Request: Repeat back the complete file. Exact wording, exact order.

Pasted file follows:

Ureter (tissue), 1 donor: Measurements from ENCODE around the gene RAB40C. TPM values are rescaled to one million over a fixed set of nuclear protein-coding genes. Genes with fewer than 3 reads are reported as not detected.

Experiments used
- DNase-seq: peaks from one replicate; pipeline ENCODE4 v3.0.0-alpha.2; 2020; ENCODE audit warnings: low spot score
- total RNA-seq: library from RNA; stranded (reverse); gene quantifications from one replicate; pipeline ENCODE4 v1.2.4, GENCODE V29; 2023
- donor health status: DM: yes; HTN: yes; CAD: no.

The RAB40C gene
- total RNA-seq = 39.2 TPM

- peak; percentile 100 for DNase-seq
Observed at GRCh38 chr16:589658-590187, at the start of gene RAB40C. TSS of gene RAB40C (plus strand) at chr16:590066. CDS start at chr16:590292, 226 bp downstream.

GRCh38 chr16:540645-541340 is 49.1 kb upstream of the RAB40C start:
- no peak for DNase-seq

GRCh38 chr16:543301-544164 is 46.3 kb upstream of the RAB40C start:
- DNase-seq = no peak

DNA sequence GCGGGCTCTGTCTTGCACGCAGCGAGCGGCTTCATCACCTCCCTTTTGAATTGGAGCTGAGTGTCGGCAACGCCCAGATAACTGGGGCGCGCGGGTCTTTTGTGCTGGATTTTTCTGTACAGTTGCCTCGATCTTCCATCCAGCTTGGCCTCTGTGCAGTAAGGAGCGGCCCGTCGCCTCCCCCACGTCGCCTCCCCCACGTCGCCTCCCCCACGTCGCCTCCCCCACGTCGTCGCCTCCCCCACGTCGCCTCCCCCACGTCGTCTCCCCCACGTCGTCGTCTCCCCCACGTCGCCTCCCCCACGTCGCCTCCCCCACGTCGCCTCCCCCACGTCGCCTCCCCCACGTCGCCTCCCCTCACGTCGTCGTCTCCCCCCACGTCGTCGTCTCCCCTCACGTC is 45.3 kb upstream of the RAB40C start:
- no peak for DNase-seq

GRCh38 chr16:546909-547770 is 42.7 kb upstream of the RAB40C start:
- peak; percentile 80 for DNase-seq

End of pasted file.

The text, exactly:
Ureter (tissue), 1 donor: Measurements from ENCODE around the gene RAB40C. TPM values are rescaled to one million over a fixed set of nuclear protein-coding genes. Genes with fewer than 3 reads are reported as not detected.

Experiments used
- DNase-seq: peaks from one replicate; pipeline ENCODE4 v3.0.0-alpha.2; 2020; ENCODE audit warnings: low spot score
- total RNA-seq: library from RNA; stranded (reverse); gene quantifications from one replicate; pipeline ENCODE4 v1.2.4, GENCODE V29; 2023
- donor health status: DM: yes; HTN: yes; CAD: no.

The RAB40C gene
- total RNA-seq = 39.2 TPM

- peak; percentile 100 for DNase-seq
Observed at GRCh38 chr16:589658-590187, at the start of gene RAB40C. TSS of gene RAB40C (plus strand) at chr16:590066. CDS start at chr16:590292, 226 bp downstream.

GRCh38 chr16:540645-541340 is 49.1 kb upstream of the RAB40C start:
- no peak for DNase-seq

GRCh38 chr16:543301-544164 is 46.3 kb upstream of the RAB40C start:
- DNase-seq = no peak

DNA sequence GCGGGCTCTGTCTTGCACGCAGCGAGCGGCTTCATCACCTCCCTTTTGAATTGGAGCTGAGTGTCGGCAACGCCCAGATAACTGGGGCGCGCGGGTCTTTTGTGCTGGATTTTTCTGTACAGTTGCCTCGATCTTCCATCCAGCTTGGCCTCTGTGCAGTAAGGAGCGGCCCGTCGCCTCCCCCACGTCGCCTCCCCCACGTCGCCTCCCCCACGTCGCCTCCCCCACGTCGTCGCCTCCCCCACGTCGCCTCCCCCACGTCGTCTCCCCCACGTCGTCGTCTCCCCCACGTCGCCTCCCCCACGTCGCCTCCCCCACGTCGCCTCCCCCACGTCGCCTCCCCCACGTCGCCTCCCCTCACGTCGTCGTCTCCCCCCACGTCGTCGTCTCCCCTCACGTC is 45.3 kb upstream of the RAB40C start:
- no peak for DNase-seq

GRCh38 chr16:546909-547770 is 42.7 kb upstream of the RAB40C start:
- peak; percentile 80 for DNase-seq